Back when I managed a TIG welding training program, I was always
thinking of different welding projects that would provide lot of arc
time with only a small amount of metal.
and at the same time, provide a challenge...and some opportunities for things to go wrong.
Because that is how we learn.
The more things that go wrong, the more problem solving must be done.
Problem solving is what welding is all about.
This project includes outside corner joints, lap joints, and tee joints.
And because the metal is 11 ga, and has so many welds in close proximity, one main challenge is that the piece gets really hot and requires some patience and heat control.
So for the outside corner joints, I used a block of aluminum as a heat sink.
there is also some weld sequencing that comes into play...along with making sure an adequate number of tack welds are included.
(I demonstrated how not having enough tacks and weld out of sequence can provide problems)
Another feature that could be added would be end caps.
End caps would add a whole new problem.
when a hollow part is welded without vent holes, the last weld that completely seals a part can blow out from internal pressure.
This is something I didnt learn in welding school...had to learn the hard way.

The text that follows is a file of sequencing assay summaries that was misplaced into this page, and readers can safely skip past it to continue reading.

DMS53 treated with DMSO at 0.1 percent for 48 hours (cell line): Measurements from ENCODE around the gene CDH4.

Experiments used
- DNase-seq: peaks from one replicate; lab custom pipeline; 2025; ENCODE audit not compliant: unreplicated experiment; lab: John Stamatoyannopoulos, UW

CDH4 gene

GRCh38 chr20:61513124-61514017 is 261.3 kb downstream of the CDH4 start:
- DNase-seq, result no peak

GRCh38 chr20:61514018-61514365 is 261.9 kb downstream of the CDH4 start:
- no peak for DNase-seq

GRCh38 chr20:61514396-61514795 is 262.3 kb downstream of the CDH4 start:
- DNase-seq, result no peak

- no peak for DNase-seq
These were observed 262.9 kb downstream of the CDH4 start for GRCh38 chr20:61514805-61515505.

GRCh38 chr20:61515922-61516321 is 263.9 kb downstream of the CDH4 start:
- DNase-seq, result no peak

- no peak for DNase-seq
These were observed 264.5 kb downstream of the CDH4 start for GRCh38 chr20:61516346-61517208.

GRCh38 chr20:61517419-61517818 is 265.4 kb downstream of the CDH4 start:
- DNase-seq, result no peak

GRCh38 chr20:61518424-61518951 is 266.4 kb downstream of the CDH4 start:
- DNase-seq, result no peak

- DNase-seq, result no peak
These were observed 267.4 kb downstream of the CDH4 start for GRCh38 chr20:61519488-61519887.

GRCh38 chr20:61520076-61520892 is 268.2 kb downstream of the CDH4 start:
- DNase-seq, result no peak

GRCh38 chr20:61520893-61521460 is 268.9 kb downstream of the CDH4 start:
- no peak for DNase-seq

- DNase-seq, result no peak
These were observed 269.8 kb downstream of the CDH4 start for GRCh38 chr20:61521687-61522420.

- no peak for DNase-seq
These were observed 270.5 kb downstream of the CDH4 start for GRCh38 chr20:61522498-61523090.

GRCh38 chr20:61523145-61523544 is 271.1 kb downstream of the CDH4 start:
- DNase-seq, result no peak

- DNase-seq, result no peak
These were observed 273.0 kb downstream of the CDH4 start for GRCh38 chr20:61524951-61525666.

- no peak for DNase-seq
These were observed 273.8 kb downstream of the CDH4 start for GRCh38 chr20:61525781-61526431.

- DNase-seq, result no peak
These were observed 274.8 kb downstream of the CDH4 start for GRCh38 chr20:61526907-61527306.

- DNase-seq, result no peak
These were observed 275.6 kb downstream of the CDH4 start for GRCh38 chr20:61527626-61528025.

I didnt add the end caps due to limited time, but it could add a good learning opportunity.
This Weldment can be a very good exercise in problem solving.
here are some of the details that can help a good outcome:
The outside corner joint is technically a fillet weld and is one of the most commonly used joints and is used when making tanks, boxes, reservoirs, and many other shapes.
When building something, a press brake can be a better solution than welding but if a press brake is not an option, an outside corner joint can often suffice.
I have several blocks of aluminum I have saved over the years and I used it as backing and chill blocks for the back side of outside corners with sheet metal.
Even though the metal used in this project was 11ga , it still benefited from the use of chill blocks due to the piece being small with so many welds all close to each other.
Lap joints are made using fillet welds and are very common too. patches, doublers, etc are made using lap joints.
At first I was going to simply weld 4 outside corner joints along with 4 tee joints using the same 2" x 6" x 11 ga pieces.
But I decided to get some smaller flat bar at my local ACE hardware store so that I could include lap joints.
All they had was hot rolled so I had to clean it using a Walter Enduro-Flex 2-In-1 Finishing Flap Discs (its abrasive sandwiched in between scotch brite)
Tee Joints are made using fillet welds too.
gussets, braces, tabs, are all welded using fillet welds.
The challenge on the tee joints on this project is that the back side gets red hot and scales up making the second side of the joint weld like crap.
one way to avoid this would be to use a chill block on the back side of each tee joint so that the back side would not oxidize so much.
I neglected to do that...and so had to use a thin grinding wheel to clean up the back side in order to make it weld decent